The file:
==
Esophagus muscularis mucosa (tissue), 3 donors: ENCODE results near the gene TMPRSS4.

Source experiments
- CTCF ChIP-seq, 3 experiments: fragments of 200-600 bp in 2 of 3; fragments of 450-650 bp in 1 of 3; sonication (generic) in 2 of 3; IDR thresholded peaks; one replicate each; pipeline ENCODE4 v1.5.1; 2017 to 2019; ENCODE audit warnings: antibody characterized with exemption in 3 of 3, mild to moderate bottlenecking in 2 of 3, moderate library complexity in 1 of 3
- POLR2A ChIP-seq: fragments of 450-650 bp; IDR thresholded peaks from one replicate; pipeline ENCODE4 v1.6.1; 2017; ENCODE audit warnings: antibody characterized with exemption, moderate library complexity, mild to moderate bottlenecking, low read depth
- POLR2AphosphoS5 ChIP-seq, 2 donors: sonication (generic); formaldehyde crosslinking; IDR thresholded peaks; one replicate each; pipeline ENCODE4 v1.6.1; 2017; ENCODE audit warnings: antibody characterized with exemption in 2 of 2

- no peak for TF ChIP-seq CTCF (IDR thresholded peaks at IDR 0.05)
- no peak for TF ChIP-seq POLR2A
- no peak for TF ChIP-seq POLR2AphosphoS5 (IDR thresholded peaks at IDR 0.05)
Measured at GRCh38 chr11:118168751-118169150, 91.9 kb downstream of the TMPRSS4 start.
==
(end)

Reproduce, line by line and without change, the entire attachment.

Esophagus muscularis mucosa (tissue), 3 donors: ENCODE results near the gene TMPRSS4.

Source experiments
- CTCF ChIP-seq, 3 experiments: fragments of 200-600 bp in 2 of 3; fragments of 450-650 bp in 1 of 3; sonication (generic) in 2 of 3; IDR thresholded peaks; one replicate each; pipeline ENCODE4 v1.5.1; 2017 to 2019; ENCODE audit warnings: antibody characterized with exemption in 3 of 3, mild to moderate bottlenecking in 2 of 3, moderate library complexity in 1 of 3
- POLR2A ChIP-seq: fragments of 450-650 bp; IDR thresholded peaks from one replicate; pipeline ENCODE4 v1.6.1; 2017; ENCODE audit warnings: antibody characterized with exemption, moderate library complexity, mild to moderate bottlenecking, low read depth
- POLR2AphosphoS5 ChIP-seq, 2 donors: sonication (generic); formaldehyde crosslinking; IDR thresholded peaks; one replicate each; pipeline ENCODE4 v1.6.1; 2017; ENCODE audit warnings: antibody characterized with exemption in 2 of 2

- no peak for TF ChIP-seq CTCF (IDR thresholded peaks at IDR 0.05)
- no peak for TF ChIP-seq POLR2A
- no peak for TF ChIP-seq POLR2AphosphoS5 (IDR thresholded peaks at IDR 0.05)
Measured at GRCh38 chr11:118168751-118169150, 91.9 kb downstream of the TMPRSS4 start.